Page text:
Okay, I’ve worked for Openreach almost 2 years now as a FND engineer. (Fibre Network Delivery.) The job itself in my opinion is fantastic, a lot of different aspects to learn and pick up, always on different places and a majority of the work is outside (except some exchange and chamber work). You get geared up with a van, all the tools you need and all the uniform you need to do the job, as well as a starting salary of around £21500, which does go up depending on what side of the business you’re in (SD or FND) after you finish your NVQ, which, for an apprenticeship is a fantastic starting wage. I’ve had numerous opportunities to advance as an engineer in just the 2 years I’ve been on! The negatives. Generally speaking, managers on FND are quite relaxed. I’ve heard horror stories of SD managers hounding their engineers and constantly hassling them, which would be enough to put me off the job. The downside to FND managers are that from my experience, are quite clueless with most of them coming from copper background. In general though, again from my experience, managers decide quickly who they do and don’t like and as subtle as they think they’re being, they don’t hide their biases particularly well and if you’re not liked by your manager, you’ll inevitably end up feeling sidelined for opportunities to develop your skills and rise to challenges. The other negative I have experienced on FND, is the work ethic of other colleagues. In my case, I’d say roughly 3 in 10 colleagues
ProsEverything you need is provided, training, support, development opportunities
ConsLazy colleagues, some managerial aspects
Engineer | Essex | 20 Jun 2020
Gaslighting by openreach
A company that doesn’t trust its most important asset, it’s engineers which speaks volumes. A company that will brainwash you in to believing there is no better company to work for. A company that claims to have its staffs interest at heart but you’re nothing more than a number on the spread sheet. A communications company that can’t communicate with its own employees. A company that gives new recruiters inadequate training just to rush them through to try & make a quick buck. A company that resembles a contractor company more & more every day. The job itself is a good job, it’s the people higher up the chain who don’t know how to do the engineering job other than what it says on their clipboard that make it an unpleasant company to be part of. Use the company as a stepping stone to finding something better elsewhere, after 30+ years I’ve seen many changes & in its current state it’s at its least appealing & early retirement is a real hope. Management has a bullying culture which filters down through the chain of command by spineless “yes men/women”. Emails get sent late at night because there’s too much work for a manager to do in their normal contracted hours & they can’t do their jobs because of it. If you come on as an engineer & park your van at home, you have to give the company 1 hour of your time at the start & end of day unpaid (10 hours/week, 520/hours (minus leave entitlement) a year for free) & you have to charge everything up drills, laptop, bat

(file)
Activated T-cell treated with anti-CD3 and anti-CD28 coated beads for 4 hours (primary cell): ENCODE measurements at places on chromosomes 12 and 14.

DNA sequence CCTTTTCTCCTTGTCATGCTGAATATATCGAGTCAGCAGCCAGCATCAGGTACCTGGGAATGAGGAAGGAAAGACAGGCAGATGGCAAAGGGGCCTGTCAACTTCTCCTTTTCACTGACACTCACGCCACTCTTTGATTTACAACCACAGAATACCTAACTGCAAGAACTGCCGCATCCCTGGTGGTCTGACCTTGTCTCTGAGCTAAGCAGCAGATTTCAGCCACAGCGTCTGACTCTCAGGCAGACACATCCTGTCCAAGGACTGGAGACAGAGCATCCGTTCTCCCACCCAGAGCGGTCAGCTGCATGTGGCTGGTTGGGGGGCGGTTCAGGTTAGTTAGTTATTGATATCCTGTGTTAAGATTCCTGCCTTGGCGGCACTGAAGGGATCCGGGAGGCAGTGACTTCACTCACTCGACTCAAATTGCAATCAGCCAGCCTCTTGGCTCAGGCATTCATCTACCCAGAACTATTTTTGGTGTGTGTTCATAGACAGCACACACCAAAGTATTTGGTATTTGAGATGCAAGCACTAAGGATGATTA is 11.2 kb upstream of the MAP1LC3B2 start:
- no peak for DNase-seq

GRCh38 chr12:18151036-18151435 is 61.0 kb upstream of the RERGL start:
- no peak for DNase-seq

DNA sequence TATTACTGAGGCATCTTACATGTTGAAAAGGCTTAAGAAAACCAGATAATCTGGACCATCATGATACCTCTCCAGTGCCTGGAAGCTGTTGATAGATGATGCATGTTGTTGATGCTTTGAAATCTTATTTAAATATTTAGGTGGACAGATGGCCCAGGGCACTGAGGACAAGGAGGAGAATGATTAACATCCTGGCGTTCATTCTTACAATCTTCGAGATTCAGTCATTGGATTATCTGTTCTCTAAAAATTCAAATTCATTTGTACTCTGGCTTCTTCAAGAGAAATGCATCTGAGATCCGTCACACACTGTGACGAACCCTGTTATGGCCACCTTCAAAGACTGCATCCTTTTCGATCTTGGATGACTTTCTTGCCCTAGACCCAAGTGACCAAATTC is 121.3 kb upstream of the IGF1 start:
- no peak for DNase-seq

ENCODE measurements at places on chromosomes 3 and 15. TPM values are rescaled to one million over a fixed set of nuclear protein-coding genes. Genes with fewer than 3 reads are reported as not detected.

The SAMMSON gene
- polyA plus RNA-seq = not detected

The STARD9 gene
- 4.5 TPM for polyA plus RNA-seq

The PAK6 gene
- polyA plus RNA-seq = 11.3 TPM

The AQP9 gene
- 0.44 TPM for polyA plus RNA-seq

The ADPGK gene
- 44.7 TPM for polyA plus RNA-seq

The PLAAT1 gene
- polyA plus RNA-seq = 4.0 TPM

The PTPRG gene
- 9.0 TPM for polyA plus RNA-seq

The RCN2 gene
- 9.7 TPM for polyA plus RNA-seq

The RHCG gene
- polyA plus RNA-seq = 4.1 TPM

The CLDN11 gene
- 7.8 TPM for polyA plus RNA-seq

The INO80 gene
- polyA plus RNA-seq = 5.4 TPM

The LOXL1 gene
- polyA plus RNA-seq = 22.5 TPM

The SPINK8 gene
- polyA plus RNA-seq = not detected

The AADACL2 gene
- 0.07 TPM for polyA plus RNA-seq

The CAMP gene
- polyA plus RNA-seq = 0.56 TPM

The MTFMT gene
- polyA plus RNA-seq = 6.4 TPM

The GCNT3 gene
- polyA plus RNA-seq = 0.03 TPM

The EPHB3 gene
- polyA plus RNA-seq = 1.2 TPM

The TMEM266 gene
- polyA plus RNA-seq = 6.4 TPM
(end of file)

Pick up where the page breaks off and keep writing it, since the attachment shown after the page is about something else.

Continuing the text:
ProsClothing, tools, vehicle, fellow workers
ConsBullying, lack of trust, pressure, gaslighting, inadequate training
Trainee Engineer | Plymouth | 29 Aug 2019
Generally a good place to work